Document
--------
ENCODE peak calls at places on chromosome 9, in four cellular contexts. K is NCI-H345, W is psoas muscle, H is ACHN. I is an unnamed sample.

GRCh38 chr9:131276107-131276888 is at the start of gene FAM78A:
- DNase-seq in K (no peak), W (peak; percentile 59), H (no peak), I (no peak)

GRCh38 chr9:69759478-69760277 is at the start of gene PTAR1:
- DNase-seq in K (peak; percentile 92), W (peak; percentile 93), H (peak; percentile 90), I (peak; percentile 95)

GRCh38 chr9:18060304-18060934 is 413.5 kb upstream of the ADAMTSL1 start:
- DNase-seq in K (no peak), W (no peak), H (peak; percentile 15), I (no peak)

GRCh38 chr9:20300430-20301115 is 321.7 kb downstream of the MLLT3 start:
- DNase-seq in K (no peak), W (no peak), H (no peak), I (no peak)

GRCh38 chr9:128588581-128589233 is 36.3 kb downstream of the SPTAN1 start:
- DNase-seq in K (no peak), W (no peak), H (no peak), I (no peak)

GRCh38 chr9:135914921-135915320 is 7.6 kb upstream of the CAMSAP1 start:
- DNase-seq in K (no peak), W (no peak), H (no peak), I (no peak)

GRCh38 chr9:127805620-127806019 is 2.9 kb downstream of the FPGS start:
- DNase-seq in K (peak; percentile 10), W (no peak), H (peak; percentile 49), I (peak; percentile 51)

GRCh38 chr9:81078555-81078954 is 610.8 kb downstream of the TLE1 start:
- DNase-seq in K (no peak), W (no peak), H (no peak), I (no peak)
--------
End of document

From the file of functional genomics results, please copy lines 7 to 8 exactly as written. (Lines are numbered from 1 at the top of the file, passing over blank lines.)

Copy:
- DNase-seq in K (no peak), W (no peak), H (peak; percentile 15), I (no peak)

GRCh38 chr9:20300430-20301115 is 321.7 kb downstream of the MLLT3 start: